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We all know how important healthy teeth and gums are but if like me you have found the traditional dental floss string difficult to use and generally a bit ineffective then I would really recommend these.
Basically you buy these little brushes which come in packs of various numbers and various sizes. You need to choose the size of the brush according to the size of the gaps between your teeth. What these brushes are really good for is both removing food that may be stuck between your teeth but also cleaning the gums and preventing plaque build up.
My gums used to bleed occasionally however with regular use of these brushes they have become much healthier and less inflamed because of removing the plaque. The dentist was really pleased with the improvement when I next wen to see him.
You do need to buy a handle with these brush heads but that can be reused as you simple change the brush heads. The brushes themselves last quite a while but obviously you do need to change them regularly to ensure that they remain effective. However, they are really not that expensive in the first place and I do believe that spending a little bit to prevent long term problems is a good investment.
All in all I would recommend these as an effective and easy way to clean in between teeth which is vital for healthy teeth and gums.
I'm currently reading "Genetics for Dummies" and it has been a real eye-opener about the way in which we inherit our characteristics from our parents. It's a wonder it works at all but work it clearly does. Oh, that we could influence which features we get from which parent but sadly it just doesn't work like that, to quote the man [not] at Nationwide. If I could have chosen I most certainly wouldn't have chosen my mother's dental genes but, as I said, you get no choice in the matter. So, as you will gather, my teeth are not my best feature.
I first realised that I'd drawn the short straw in my teens. Mind you, some of my problems were self-inflicted: a cycling accident removed three top front teeth and fractured my skull into the bargain. It could have been worse though: it should have been five teeth that I knocked out but one had never grown at all and the other one on the other side grew as little more than a matchstick, which the dentist took out anyway.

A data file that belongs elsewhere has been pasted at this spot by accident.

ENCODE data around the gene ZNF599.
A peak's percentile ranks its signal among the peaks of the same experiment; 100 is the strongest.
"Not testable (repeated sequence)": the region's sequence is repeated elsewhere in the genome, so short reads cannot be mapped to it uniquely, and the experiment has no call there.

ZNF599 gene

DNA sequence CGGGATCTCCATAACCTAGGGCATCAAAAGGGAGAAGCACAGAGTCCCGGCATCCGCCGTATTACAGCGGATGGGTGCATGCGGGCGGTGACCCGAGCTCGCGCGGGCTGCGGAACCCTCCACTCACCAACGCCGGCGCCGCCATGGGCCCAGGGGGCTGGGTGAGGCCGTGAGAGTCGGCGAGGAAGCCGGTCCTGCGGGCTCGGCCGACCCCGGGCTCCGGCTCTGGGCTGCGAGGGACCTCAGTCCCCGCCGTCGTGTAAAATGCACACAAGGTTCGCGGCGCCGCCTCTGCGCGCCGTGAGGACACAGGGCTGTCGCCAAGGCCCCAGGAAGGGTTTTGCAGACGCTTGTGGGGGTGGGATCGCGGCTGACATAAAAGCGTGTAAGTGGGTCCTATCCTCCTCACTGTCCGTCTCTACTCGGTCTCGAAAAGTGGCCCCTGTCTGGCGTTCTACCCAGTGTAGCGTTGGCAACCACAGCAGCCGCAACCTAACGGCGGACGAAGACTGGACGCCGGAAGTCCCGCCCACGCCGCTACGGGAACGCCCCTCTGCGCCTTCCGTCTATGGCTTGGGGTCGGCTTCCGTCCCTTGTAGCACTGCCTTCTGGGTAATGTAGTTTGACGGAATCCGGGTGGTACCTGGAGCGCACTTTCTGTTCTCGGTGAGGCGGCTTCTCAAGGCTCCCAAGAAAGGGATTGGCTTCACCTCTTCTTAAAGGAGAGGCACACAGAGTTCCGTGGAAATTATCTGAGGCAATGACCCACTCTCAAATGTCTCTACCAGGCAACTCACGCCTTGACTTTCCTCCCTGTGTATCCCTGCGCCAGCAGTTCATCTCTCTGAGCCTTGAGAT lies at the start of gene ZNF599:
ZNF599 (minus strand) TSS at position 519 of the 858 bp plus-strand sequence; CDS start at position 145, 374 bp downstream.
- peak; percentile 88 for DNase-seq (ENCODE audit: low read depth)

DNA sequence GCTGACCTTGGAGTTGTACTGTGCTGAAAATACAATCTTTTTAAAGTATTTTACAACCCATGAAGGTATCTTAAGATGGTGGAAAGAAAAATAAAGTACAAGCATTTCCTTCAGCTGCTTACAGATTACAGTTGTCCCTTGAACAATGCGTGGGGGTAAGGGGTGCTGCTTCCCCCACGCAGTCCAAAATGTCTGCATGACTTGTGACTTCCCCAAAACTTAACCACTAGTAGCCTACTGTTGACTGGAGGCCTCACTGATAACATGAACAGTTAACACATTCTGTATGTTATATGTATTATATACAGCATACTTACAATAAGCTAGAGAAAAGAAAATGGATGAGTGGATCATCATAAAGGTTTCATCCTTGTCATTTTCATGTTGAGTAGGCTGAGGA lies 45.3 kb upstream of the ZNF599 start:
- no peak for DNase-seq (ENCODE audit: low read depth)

Over the years I've had a lot of work done on my teeth. Fortunately, although I am not NHS with my local dentist, he does a very good job and doesn't charge the Earth. Nevertheless there are some things which are simply inevitable as we get older: things like receding gums make cleaning your teeth ever harder and is something about which your dentist can do nothing.
As well as cleaning your teeth regularly (I use an electric toothbrush I've reviewed here) you are also strongly recommended by dentists and dental hygienists to floss between your teeth as well. Now, I've never been able to get the hang of flossing and in any case it does seem to rely upon starting with a decent set of pegs, with even gaps between them. This lets me out!
I am aware, though, that the sort of gaps I have between my teeth act as magnets for food debris and getting rid of this is not just important from a mouth odour point of view but also from the potential it has for causing gum disease. So, what alternatives are there to flossing tape that would work?
The solution for me seems to be Curaprox Interdental Brushes.
These brushes look like miniature versions of the ones that are used to clean gun barrels. They're about 1cm long, not including the plastic tip and come in various widths from about .6mm radius upwards. Each size has a different coloured handle so as to easily distinguish them: the .6mm size is turquoise whilst the .8mm size is pink, for instance. There is also a conical brush with an orange tip.
If you have good teeth, with narrow gaps then the .6mm size is probably the one for you. I use a combination of the .8mm and the conical brushes. The little plastic tip is actually just the connector to enable you to attach the brush either to the plastic finger-tip handle that comes with each pack of 5. I find I cannot use these so I have an aluminium handle of about normal toothbrush length, into which the brush fits. With this I find it far easier to reach the rear teeth. There is also a double-ended version for those who regularly use two different brushes and don't want the bother of changing them over every time they use them.
I find the brushes last about a month in regular use. What normally happens is that the brush bit breaks off from the plastic tip, due to the central wire getting repeatedly bent in use. A replacement pack of brushes costs around £4 whilst a long metal handle is about the same price but will probably last forever. I get mine from my dentist but you can almost certainly get them online although they don't seem to be available from the likes of Boots or Superdrug.
The biggest challenge in using these brushes is working out where the gaps in your teeth are. I tend to brush from the outside in, that is, from the cheek side of the teeth, but I don't think it matters which way you do it. I also use a smear of toothpaste on the brush but, once again, I don't think that's essential. Regular use does, however, make a significant improvement both in the appearance of the teeth, especially the front ones, and in the apparent cleanliness of your mouth. The brushes remove debris that simply cannot be tackled with an normal toothbrush alone, electric or otherwise.
Use does have to be regular, daily is recommended, so you do have to be determined to look after your teeth in order to spend the extra time it takes to brush with the Curaprox brushes as well as the normal toothbrush. The results are worth it though.
Curaprox / Brushes for between the teeth / Available in a range of colours and sizes /